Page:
Dog is God Spelled Backward
Daisy & Sheila - My Best Friends
God's Four-Legged Masterpiece
They say God sends you a dog if you need one. I'm here to tell you that this is so. After my daughter's beagle Suzy died, my wife and I felt as though we couldn't bear to have another dog. We turned down gifts of dogs and puppies almost weekly for years. Then one day, we met Daisy and she adopted us. There was no question of taking her to the pound or giving her away. She followed me up onto the porch, put her paws in my lap and laid her head on my chest with her ear over my heart.
Satisfied with the condition of my heart, she introduced herself to my wife Sheila, the softest hearted human I know and exhibited her skinny rib-cage and patchy flea-infested coat. Before you could say “What will we name her?” there was a bowl of canned tuna and a bucket of water sitting in front of a very grateful puppy named Daisy and a shopping trip for supplies was planned. Within months the fleas were gone, her coat was sleek and black, her ribs had disappeared beneath a thick layer of fat and muscle and her sad eyes had developed a twinkle.
The dog is one of God's most interesting animal designs. They can survive in the wild in their original state or live harmoniously with human beings. In the wild, they tend to be mud brown, hunt in packs and live exclusively on what they kill. When they live with us and become tame, they change color within a few generations and develop coats of a bewildering array of spots and patches and shades.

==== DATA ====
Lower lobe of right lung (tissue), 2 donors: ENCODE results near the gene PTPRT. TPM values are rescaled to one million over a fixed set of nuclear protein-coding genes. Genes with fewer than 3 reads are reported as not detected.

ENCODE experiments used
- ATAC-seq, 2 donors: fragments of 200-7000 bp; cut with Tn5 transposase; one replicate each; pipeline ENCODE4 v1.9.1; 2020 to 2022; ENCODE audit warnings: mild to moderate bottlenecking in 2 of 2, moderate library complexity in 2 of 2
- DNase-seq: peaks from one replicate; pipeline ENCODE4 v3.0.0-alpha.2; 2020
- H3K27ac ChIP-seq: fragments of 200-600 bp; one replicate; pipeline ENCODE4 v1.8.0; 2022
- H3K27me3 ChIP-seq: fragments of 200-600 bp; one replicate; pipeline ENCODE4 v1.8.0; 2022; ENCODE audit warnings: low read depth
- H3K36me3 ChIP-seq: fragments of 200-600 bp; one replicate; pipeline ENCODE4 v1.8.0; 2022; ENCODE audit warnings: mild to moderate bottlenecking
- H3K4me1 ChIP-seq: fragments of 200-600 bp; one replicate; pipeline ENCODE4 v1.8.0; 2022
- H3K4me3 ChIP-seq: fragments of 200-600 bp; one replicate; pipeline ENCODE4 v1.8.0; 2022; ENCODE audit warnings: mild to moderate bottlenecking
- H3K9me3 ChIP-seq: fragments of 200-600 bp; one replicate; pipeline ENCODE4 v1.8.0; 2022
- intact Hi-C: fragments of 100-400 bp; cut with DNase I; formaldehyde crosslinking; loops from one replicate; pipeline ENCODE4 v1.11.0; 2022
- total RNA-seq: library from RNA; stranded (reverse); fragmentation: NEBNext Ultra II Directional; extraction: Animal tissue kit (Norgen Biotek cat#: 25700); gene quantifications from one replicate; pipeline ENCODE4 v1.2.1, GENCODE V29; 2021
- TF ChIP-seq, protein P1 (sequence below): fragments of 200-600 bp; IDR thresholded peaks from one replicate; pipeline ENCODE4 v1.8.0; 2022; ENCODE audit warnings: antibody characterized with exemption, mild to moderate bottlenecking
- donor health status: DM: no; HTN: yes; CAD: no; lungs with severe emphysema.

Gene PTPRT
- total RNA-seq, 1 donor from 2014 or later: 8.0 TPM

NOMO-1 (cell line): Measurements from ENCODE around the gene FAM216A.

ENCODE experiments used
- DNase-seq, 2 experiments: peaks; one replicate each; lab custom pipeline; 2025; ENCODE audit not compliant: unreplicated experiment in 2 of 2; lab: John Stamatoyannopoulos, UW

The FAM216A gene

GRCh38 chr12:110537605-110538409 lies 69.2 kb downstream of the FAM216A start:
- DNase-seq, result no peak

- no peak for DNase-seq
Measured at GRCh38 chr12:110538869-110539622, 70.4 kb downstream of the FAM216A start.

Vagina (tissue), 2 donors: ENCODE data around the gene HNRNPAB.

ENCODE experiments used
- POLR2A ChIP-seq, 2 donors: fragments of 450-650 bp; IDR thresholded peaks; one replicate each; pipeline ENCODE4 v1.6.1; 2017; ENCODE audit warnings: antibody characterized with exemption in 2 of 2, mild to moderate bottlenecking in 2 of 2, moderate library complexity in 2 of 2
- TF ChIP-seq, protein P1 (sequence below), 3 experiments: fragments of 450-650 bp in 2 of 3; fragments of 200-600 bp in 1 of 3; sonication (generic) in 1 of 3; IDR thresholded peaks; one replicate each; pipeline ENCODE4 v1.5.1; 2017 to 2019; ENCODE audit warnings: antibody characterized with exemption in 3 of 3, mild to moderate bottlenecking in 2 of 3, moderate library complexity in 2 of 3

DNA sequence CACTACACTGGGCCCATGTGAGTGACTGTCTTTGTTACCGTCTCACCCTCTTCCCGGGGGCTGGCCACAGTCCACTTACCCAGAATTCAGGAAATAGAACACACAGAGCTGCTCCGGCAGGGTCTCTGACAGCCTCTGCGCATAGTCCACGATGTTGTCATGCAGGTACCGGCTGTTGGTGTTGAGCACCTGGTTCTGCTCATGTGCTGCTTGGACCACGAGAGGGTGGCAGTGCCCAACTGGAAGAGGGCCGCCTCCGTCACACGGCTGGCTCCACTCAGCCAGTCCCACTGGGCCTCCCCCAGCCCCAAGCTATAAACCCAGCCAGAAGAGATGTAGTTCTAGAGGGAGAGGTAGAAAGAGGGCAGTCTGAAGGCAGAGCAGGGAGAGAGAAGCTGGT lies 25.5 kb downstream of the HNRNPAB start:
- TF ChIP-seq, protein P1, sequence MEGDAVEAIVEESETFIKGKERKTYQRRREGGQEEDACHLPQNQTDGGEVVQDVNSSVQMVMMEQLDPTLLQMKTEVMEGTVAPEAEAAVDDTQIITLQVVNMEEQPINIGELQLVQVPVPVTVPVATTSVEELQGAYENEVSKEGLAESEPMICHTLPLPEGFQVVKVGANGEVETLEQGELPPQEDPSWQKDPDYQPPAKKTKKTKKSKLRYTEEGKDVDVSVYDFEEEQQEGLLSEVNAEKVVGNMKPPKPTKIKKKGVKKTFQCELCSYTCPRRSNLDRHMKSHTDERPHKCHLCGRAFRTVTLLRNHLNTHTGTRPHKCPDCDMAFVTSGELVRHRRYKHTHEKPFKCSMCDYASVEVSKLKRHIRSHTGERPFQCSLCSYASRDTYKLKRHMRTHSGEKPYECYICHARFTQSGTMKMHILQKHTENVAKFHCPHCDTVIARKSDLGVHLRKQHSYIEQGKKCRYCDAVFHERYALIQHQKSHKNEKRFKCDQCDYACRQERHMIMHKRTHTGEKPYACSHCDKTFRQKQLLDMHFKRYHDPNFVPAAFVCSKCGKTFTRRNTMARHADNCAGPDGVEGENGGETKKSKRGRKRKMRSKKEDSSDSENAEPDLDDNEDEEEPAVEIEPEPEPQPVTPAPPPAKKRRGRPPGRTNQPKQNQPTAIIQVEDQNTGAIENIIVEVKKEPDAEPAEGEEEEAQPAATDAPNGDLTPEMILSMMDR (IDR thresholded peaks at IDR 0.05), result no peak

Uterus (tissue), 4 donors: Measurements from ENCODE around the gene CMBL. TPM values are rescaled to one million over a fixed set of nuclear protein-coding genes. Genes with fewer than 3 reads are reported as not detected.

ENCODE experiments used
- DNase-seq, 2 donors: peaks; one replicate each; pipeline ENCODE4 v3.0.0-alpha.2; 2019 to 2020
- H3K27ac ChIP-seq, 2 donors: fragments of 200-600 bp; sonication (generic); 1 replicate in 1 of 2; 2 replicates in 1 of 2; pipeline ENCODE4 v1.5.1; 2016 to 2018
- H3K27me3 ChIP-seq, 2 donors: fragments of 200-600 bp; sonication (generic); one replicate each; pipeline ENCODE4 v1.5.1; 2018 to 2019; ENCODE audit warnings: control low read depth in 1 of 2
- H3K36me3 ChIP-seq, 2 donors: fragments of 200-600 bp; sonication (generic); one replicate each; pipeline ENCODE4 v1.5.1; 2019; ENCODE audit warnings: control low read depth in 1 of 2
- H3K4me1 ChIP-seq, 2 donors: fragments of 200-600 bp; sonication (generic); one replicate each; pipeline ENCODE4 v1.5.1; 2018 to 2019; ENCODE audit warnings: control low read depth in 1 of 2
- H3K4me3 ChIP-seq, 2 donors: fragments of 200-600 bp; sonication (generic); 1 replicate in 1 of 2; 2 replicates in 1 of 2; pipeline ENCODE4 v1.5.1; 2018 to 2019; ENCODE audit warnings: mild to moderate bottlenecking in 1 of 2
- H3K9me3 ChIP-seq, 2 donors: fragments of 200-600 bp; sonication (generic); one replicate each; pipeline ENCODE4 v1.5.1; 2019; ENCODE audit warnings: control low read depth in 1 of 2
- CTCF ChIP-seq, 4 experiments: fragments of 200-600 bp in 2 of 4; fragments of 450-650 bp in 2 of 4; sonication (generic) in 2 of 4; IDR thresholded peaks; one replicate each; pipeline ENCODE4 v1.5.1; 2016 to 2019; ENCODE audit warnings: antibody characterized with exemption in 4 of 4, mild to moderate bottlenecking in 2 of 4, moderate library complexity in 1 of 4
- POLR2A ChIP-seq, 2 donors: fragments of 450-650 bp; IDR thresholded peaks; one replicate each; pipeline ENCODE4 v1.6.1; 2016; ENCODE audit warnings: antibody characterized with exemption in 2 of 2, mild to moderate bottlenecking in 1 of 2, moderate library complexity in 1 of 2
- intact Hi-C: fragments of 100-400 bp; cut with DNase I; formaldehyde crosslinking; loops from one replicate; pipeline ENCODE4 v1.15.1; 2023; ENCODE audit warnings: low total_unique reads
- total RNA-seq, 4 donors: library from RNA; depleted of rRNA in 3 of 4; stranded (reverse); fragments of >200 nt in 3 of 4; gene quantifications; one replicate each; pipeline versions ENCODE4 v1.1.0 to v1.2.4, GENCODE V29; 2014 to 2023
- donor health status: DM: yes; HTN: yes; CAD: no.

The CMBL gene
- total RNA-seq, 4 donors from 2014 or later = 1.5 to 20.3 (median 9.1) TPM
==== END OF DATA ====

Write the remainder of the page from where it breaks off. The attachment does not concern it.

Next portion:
They readily adopt us, becoming members of our pack. They accept human leadership (Daisy thinks I'm the alpha male around here- probably the only female in this house that does). They share out food, sleep at the foot or our beds, defend out property and children and love us without condition. They become less aggressive and quit attacking our sheep and cows and go to herding and protecting them. I know a couple of dogs that are practically vegetarians because their owners are. Our Daisy loves spaghetti!
It seems that virtually every natural tendency that God has built into a dog enables it to live in a symbiotic relationship with people. I say symbiotic, but it actually seems more like love. Daisy loves the very sight of us and my wife and I dote over her. When our little Suzy had to be put to sleep, the whole family showed up at the vet's and stayed with her till her suffering ended. I think we frightened the vet a little – 5 grown adults crammmed into the treatment room. He brought a children's book to us about dog's going to heaven. I don't think he had any idea what else to do in facing our collective grief.
I used to make fun of old people who talk baby talk to their dogs and tell everybody endless cute stories about stuff the dog has done. I used to make fun of them, but now, to my horror, I discover that I am one of those old people.
As I write, Daisy is sprawled across the foot of the bed. It's uncomfortable to sleep with her there, but we don't have the heart to kick her off. She goes everywhere with me and I give a tithe of my food to her. Ten percent of every sandwich winds up inside Daisy.
I tend to spoil the ones I love.
I'm just sayin'